By Louis Strugnell, Third Year, Film & English
Veteran Polish director Jerzy Skolimowski’s reimagining of Robert Bresson’s legendary Au Hasard Balthazar (1966) is a twisted and painful look at the way humanity and nature intersect and how this creates an impossible world for one sad little donkey.
EO (2023) explores the life of a (periodically) freed circus donkey who wanders the natural and industrial world with the curiosity and innocence that can only be found in such a forlorn animal. Complimenting his journey, the film occasionally engages with cruel, loving, or downright weird human relationships.
My naïve expectation that this would be a wholesome pilgrimage from the cruel clutches of humanity to the wonders of nature was quickly dashed. Instead, Skolimowski reminds the audience that the natural world has been irrevocably consumed by man. For our sweet donkey, this means an inhospitable world where neither the wild nor captivity are survivable.
Despite their best efforts, none of the six donkeys that play EO can produce meaningful dialogue, and the emotive storytelling relies on the technical elements. The soundtrack evokes two vastly different tones- the opening dance being performed to an impassioned but melancholy score that captures the vulnerability and innocence of the obedient circus donkey.
However, as the film progresses, there is a sinister and unpredictable shift to an uncomfortably loud and aggressive EDM soundtrack that plunges EO into danger. The contradiction between such violent choices and the sorrowful stillness of an animal who appears to care little evokes an emotional response that a human character never could.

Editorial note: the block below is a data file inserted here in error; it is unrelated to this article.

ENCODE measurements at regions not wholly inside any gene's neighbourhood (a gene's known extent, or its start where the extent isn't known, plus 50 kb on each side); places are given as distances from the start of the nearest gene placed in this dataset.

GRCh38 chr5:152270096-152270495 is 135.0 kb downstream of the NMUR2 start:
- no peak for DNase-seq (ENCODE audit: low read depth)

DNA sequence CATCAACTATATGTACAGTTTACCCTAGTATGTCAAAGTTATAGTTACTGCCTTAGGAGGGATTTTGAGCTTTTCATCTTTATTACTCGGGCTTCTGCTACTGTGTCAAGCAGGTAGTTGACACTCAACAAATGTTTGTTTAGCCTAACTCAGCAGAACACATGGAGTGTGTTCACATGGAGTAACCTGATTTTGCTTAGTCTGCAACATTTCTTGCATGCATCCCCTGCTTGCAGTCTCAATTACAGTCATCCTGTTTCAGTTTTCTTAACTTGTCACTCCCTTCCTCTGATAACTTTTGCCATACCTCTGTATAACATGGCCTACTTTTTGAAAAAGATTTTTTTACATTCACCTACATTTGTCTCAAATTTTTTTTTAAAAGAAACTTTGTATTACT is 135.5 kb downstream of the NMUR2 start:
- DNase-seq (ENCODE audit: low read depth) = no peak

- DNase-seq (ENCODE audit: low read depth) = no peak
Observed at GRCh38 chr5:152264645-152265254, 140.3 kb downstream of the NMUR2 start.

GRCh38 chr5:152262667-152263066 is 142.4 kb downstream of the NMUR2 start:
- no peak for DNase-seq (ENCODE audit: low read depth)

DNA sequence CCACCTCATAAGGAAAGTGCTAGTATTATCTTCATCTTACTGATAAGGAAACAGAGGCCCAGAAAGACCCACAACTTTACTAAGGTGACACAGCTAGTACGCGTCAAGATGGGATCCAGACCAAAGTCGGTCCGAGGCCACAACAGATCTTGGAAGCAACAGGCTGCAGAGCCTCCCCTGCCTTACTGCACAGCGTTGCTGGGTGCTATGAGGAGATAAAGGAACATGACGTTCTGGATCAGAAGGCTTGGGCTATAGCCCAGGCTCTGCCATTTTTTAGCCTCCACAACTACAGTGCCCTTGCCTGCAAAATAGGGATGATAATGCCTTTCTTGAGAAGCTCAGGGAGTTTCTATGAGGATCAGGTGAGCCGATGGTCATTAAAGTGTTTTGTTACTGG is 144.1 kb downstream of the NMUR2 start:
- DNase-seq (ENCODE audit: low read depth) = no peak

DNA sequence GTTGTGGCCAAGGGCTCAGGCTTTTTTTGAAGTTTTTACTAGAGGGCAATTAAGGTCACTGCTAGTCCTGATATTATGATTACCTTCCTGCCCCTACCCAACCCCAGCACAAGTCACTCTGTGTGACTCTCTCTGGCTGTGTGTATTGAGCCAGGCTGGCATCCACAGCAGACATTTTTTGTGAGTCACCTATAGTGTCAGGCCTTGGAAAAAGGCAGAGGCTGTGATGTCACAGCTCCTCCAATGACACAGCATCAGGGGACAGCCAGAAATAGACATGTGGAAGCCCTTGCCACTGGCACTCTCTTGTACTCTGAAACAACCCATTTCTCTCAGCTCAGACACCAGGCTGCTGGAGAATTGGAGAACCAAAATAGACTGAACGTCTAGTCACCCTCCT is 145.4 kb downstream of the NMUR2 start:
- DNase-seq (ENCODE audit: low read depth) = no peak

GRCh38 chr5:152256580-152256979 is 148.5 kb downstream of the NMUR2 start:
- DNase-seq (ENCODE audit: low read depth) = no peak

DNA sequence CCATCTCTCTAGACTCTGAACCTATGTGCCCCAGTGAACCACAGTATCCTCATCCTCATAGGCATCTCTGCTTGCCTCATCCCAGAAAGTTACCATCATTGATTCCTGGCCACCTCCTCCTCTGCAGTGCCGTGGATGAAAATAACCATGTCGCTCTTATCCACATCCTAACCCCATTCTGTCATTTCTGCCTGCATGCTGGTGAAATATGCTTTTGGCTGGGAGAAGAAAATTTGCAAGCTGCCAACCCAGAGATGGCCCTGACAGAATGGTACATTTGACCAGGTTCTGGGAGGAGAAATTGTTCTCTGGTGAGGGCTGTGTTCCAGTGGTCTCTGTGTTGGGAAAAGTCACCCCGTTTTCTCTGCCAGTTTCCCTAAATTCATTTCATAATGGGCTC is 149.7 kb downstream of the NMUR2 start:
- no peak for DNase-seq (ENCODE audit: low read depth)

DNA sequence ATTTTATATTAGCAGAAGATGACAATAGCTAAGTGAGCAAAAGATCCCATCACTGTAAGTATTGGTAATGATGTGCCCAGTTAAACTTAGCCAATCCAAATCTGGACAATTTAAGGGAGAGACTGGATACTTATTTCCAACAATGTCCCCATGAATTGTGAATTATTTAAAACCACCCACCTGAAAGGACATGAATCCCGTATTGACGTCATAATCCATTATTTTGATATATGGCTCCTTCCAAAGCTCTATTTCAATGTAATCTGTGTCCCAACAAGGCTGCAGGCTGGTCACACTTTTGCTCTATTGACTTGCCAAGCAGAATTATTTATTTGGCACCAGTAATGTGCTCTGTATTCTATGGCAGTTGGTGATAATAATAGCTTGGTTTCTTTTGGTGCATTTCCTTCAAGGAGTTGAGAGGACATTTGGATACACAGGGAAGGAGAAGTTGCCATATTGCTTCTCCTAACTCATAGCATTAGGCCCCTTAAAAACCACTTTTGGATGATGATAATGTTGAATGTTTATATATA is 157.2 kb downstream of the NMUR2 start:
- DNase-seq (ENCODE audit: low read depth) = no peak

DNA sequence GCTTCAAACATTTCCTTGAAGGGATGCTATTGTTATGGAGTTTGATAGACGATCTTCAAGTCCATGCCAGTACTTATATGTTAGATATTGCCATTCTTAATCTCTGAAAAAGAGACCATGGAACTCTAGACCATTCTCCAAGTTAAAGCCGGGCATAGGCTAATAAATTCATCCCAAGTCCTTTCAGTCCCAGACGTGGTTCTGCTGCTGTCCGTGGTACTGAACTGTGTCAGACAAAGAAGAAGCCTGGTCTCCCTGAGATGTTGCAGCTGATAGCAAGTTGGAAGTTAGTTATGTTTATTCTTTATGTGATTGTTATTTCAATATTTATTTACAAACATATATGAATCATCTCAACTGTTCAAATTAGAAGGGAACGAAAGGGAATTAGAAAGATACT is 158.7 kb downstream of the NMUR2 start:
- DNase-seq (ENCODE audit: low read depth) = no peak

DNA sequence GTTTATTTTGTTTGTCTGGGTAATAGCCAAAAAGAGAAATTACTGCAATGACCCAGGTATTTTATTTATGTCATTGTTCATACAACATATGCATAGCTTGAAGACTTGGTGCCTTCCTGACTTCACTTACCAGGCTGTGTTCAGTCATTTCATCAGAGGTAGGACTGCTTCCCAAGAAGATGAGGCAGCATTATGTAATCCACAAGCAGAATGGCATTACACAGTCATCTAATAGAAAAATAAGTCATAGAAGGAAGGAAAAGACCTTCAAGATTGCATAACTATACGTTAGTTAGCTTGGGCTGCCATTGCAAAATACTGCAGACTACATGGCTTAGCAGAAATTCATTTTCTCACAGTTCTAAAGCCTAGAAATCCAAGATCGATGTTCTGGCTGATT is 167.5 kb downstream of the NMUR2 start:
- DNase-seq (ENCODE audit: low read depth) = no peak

Surprisingly, this music often appears when EO is alone in nature, and while beautiful cinematography suggests that he should be at home, it is not long before this perfect existence is marred by predators, humans and animals, that exploit EO for his naivety.
Alternatively, flashbacks suggest that he remembers his time with his former performing partner, Kasandra (Drzymalska), fondly. Despite the cruel context, their genuinely loving relationship remains the one flicker of happiness in EO’s life.
While EO’s journey remains the focus, the film delights in unrelated stories about the other characters; human, animal, and (in perhaps the most perplexing) robot.
These asides evoke sympathy for the animals that fall victim to humanity and show human relationships as transactional and uncaring. This includes moments of increasingly surreal behaviour that left me bewildered- but intrigued.
It is admittedly impossible to watch the film and not worry about the well-being of the animal actors, often seemingly in distress, but the credits assert that this was always a top priority, which serves as a comfort after the film reaches its harrowing finale.
Despite my unfamiliarity with Skolimowski, this is evidently the work of a veteran whose tight grasp on the minutia of filmmaking allows him to unpack the complicated issue of an inherently abusive world with a silent and expressionless protagonist.
That is not to devalue the performances of these lachrymose donkeys- they are the essence of the film. A sea of Oscar-winning actors would be unable to produce a performance as heart-rending and memorable.
Featured Image: Courtesy of Skopia Film/Michal Dymak on IMDB
Do you think EO will win this year's International Film Academy Award?